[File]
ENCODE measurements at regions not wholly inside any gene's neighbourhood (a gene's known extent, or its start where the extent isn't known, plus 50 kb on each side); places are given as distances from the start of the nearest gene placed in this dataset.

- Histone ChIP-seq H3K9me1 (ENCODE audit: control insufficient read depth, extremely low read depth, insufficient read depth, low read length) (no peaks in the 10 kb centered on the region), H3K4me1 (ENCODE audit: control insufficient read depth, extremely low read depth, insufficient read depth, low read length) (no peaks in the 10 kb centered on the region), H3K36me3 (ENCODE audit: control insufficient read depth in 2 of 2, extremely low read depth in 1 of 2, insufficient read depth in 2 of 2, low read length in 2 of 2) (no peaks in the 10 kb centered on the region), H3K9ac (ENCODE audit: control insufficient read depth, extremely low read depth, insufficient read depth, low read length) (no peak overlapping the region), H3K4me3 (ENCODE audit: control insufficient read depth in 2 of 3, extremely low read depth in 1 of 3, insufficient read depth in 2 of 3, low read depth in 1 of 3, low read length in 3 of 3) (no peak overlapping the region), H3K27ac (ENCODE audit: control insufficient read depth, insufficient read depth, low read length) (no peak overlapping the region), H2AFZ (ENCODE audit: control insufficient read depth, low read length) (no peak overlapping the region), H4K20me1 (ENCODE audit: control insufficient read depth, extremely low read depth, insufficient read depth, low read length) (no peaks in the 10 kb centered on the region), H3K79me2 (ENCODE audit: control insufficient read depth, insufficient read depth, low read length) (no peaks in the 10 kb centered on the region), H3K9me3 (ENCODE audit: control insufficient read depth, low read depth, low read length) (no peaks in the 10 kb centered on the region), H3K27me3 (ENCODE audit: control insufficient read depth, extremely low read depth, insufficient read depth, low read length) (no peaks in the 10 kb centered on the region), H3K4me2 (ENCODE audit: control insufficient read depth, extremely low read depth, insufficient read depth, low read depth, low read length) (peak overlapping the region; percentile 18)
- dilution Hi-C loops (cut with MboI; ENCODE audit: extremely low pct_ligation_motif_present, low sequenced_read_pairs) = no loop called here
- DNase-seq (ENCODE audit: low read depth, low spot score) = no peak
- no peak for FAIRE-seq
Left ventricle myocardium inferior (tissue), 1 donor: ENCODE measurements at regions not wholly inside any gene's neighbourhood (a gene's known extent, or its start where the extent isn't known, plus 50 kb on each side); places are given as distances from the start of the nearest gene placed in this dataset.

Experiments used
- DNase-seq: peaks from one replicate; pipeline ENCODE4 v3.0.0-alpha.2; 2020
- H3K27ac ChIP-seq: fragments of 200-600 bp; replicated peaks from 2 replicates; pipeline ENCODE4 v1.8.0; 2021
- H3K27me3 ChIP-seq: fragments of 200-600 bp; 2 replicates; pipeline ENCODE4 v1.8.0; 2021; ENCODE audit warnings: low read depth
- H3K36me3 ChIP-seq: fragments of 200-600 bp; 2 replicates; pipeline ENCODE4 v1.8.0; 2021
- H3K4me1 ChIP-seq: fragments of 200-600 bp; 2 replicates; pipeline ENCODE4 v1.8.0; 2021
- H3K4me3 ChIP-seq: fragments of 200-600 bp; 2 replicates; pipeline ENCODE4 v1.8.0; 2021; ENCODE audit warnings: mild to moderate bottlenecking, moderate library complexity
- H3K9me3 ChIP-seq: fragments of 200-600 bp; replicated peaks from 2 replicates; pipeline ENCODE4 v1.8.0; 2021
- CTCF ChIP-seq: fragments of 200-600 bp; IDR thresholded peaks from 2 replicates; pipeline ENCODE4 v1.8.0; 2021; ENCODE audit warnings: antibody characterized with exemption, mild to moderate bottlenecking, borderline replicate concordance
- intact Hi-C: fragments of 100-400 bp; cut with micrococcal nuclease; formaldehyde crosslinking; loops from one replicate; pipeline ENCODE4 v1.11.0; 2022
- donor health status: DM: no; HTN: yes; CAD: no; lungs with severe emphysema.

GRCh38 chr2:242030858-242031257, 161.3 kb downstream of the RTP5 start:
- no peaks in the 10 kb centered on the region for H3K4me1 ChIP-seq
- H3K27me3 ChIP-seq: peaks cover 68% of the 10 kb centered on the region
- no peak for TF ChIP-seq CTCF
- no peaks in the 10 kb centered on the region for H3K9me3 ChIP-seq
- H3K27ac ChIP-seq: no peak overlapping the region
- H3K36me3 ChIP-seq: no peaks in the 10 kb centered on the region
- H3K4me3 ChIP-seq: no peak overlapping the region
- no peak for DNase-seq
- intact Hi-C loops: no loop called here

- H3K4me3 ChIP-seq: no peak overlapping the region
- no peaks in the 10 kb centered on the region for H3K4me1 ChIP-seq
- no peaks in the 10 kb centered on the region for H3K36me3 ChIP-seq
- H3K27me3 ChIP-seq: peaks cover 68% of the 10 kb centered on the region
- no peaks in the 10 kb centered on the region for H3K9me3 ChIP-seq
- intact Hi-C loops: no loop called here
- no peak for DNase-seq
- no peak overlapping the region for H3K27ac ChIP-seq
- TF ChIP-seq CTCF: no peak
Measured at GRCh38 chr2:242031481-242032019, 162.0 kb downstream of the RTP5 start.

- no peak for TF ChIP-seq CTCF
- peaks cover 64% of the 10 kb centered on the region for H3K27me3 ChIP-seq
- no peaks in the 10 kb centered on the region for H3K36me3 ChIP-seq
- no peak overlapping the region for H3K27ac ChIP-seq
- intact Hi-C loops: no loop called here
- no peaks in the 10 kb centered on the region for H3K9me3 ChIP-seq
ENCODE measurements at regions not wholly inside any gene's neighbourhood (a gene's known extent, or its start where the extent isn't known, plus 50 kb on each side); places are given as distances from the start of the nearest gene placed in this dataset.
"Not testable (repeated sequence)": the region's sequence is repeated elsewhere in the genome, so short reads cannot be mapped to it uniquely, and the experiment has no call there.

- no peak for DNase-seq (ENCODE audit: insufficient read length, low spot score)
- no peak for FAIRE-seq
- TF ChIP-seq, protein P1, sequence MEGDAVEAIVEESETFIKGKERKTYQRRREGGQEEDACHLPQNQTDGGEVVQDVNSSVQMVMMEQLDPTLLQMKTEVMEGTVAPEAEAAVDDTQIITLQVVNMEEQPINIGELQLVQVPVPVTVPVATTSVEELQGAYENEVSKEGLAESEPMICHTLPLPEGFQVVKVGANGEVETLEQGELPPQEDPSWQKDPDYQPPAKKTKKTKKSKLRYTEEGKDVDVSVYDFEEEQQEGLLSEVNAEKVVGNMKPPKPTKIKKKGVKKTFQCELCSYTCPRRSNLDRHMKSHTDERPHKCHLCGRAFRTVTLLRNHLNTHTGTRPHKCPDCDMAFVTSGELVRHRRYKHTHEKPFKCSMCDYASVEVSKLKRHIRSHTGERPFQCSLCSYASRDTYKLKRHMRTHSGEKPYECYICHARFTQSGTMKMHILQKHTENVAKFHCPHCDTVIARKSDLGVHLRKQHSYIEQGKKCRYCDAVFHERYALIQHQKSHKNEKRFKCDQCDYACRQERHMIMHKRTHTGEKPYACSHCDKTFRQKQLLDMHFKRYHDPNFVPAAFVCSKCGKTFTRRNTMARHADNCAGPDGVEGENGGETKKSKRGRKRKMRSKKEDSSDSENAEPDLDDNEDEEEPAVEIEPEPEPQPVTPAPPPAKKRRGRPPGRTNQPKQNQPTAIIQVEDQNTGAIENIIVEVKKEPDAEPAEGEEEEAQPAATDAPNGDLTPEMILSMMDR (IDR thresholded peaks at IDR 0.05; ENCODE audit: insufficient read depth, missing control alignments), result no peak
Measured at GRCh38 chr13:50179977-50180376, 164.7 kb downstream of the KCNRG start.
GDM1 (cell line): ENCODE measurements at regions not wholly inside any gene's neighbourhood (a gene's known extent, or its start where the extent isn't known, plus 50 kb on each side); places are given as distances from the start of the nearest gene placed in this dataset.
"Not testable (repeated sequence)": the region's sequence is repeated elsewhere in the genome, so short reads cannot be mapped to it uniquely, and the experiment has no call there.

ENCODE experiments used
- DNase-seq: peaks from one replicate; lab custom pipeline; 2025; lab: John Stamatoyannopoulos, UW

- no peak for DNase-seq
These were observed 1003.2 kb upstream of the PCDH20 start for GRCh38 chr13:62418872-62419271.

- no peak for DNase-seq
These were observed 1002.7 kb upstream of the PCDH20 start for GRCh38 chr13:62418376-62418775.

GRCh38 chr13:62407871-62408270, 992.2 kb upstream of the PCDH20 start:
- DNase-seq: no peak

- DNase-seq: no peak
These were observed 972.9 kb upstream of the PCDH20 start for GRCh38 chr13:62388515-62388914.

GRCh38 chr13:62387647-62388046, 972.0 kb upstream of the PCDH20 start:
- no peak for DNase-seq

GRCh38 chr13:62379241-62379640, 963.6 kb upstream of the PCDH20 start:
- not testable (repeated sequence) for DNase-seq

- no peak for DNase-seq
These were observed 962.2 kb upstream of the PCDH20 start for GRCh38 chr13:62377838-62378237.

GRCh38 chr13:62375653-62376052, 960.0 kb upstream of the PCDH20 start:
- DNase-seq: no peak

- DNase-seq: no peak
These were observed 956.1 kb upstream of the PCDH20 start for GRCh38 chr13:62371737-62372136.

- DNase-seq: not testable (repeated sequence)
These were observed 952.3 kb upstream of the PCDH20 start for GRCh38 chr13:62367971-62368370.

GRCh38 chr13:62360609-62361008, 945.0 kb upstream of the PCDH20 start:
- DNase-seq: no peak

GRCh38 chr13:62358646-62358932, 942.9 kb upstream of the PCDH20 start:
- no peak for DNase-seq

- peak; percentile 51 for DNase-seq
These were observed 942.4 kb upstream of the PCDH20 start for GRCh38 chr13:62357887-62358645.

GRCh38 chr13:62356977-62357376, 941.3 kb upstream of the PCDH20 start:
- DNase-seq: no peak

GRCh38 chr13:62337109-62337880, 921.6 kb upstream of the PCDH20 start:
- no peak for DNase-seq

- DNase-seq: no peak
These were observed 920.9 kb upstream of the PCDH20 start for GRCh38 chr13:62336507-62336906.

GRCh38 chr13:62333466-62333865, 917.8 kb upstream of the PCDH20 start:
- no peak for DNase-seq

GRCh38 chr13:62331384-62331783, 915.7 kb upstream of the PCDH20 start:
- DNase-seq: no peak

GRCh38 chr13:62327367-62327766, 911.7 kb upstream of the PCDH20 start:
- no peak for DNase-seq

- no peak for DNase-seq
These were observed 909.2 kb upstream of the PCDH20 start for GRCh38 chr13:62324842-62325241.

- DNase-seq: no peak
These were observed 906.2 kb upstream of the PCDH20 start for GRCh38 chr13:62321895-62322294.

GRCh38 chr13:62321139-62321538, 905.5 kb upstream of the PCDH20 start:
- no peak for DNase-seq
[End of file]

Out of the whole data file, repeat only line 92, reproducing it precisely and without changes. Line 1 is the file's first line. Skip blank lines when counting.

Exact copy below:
- no peak for DNase-seq